Welcome to the First Edition of the New College Newsletter – Touchstones

It is with great pleasure that we present to you the first edition of the new format of the College newsletter titled Touchstones. It is hoped that this contemporary approach to deliver news and information about the variety of domains of College life, provides readers with true insights into the lives of students at St Edward’s College. This new format will be updated fortnightly and will provide a far more interactive approach, allowing readers to focus on areas of interest. I plan to write a piece each fortnight linking the work that we do with students to the four EREA Touchstones of Liberating Education, Inclusive Community, Gospel Spirituality and Justice and Solidarity. It is also planned, that each edition will contain student work with a selection of photographs, stories and reflections written by the students.

I would like to thank Ms Kerry Friend (Communications Administrator) and Mr Vic Olbromski (IT Support) for their excellent work and vision in bringing this new format to life. I hope that members of the community enjoy reading each fortnightly edition.



As mentioned in each edition of this year’s newsletter, the theme for students for the 2018 school year is “Be the best that you can be”. In promoting this theme, we constantly challenge students to strive to achieve their personal best. A great body of research has been conducted over the last decade on what makes individuals successful. Professor Angela Duckworth, an American psychologist is leading the way in this research. Her studies have examined the characteristics of successful people of all ages in fields such as work, education, sport and leadership. Her findings are very conclusive in identifying that the common factor is not intelligence or natural ability, but what she calls GRIT. She describes grit as being the passion, perseverance and determination to succeed. That innate factor that drives people to constantly strive to achieve their best. A great deal of work is yet to be done on how we develop this in young people. The role that parents play in conjunction with schools in fostering a growth mindset however is crucial. Parents are encouraged to be an active participant in their son’s education, by providing ongoing support, advice and critique on their progress. Engage in conversations with your son regarding his goals for the year, encouraging him not to settle for mediocrity in relation to his application and effort. His best effort is what counts. His teachers will equally support him through regular feedback. At our senior assembly last Friday, I discussed with students in Years 10,11 and 12 the notion of grit and challenged them to adopt an approach to their studies that is characterised by perseverance, passion and determination to be the best that they can be. I encourage parents to continue this conversation with their sons throughout the year.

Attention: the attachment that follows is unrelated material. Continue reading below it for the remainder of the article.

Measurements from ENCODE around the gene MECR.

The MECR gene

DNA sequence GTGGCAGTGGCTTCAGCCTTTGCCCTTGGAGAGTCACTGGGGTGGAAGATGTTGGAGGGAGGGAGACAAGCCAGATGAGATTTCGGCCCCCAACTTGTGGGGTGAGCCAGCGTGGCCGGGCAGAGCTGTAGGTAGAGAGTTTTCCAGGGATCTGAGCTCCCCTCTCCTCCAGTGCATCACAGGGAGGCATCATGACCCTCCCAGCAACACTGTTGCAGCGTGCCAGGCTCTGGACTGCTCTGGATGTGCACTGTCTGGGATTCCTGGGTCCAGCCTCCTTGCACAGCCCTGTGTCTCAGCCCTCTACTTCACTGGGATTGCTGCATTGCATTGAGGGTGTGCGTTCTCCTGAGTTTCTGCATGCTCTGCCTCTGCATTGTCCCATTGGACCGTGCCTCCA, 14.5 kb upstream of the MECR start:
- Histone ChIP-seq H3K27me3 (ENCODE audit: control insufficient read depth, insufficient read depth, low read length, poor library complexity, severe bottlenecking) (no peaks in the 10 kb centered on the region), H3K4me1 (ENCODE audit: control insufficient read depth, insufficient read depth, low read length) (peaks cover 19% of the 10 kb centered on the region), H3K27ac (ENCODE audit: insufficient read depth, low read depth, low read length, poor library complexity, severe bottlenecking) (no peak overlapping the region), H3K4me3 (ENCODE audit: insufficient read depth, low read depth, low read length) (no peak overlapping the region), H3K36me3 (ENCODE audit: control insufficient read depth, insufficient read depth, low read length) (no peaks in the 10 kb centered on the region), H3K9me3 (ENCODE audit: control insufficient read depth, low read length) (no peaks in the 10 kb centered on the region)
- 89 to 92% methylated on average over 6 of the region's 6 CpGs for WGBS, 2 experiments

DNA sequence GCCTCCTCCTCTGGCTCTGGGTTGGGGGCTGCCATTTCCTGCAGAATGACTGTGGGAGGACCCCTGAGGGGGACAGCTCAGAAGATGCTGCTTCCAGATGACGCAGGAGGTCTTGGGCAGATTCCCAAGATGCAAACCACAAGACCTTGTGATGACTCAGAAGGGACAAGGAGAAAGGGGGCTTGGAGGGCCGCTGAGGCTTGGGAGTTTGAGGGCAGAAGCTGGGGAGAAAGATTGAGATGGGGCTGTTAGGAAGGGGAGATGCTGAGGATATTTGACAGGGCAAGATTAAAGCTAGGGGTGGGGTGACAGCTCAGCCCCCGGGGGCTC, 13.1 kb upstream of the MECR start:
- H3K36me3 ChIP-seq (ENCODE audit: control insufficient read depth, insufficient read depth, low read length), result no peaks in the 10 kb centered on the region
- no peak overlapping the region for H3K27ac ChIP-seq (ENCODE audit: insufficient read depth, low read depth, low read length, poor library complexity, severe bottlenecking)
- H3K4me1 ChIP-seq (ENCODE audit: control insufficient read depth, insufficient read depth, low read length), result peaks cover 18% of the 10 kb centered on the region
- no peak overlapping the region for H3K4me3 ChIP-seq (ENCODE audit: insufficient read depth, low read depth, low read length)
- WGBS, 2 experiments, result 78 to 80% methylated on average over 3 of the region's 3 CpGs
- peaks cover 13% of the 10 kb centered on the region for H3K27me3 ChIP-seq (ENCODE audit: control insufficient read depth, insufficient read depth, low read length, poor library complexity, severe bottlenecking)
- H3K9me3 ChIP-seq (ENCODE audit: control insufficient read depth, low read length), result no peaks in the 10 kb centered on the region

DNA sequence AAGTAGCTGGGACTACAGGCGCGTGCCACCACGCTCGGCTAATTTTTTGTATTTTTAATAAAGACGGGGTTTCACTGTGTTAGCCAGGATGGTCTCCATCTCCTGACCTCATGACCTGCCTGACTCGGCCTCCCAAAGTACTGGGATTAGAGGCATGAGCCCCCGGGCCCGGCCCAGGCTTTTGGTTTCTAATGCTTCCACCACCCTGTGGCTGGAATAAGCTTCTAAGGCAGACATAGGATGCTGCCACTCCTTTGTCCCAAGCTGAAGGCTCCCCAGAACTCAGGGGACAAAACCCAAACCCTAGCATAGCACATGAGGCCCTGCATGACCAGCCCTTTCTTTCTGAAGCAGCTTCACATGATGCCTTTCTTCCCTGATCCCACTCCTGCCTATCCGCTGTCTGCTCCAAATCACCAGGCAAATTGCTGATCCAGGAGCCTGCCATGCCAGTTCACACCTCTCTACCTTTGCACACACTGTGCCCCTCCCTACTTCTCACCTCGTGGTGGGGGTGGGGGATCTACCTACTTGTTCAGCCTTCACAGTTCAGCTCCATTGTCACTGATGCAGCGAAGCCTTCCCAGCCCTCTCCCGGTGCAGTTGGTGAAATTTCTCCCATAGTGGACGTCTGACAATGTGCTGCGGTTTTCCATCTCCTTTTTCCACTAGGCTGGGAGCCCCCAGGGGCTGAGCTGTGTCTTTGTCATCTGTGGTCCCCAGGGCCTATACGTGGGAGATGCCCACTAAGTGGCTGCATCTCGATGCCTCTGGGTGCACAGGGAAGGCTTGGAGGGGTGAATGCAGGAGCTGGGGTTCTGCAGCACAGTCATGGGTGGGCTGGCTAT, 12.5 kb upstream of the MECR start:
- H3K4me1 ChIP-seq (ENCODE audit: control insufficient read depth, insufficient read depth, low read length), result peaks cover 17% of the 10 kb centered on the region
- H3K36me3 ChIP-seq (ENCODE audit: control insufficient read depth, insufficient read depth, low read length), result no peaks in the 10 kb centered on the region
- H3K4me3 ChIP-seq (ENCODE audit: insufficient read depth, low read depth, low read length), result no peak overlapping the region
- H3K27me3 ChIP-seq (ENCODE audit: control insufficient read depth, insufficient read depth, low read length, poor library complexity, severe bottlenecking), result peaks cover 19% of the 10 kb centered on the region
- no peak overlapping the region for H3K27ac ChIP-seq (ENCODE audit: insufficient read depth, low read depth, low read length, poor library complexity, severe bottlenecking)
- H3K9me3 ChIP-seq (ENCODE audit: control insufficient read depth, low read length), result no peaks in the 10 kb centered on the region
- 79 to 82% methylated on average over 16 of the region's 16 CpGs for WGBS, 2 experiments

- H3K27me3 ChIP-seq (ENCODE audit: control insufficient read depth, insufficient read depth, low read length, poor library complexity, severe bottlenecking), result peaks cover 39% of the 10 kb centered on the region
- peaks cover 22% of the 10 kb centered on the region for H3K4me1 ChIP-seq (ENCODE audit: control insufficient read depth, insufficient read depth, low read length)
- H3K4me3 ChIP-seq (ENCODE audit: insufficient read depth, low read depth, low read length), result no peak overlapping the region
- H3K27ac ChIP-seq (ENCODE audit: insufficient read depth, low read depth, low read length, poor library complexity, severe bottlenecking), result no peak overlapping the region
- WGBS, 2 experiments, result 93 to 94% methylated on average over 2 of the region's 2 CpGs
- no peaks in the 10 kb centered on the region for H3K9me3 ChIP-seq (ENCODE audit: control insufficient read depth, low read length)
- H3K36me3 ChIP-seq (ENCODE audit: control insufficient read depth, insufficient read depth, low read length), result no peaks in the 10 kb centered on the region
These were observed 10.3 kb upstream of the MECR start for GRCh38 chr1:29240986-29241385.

The link below is to a TED talk by Professor Angela Duckworth, where she describes her research and the concept of grit.


St Edward’s Old Boys Union

On Monday May 7th at 7.00 pm, an Annual General Meeting will be held at the College for the St Edward’s Old Boys’ Union. The current Executive members of the Old Boys have devoted countless hours over fourteen years in the promotion of this important St Edward’s Community group and are looking at stepping down. All committee positions will be up for nomination and a new committee appointed. To sustain the Old Boys into the future, we are calling for expressions of interest from any ex-students who would be interested in expanding this group through generating new ideas and enthusiasm. Any ex-students who may be interested in joining this group are invited to attend the meeting on May 7th or email the College on  for further details.


Mark Bonnici
College Principal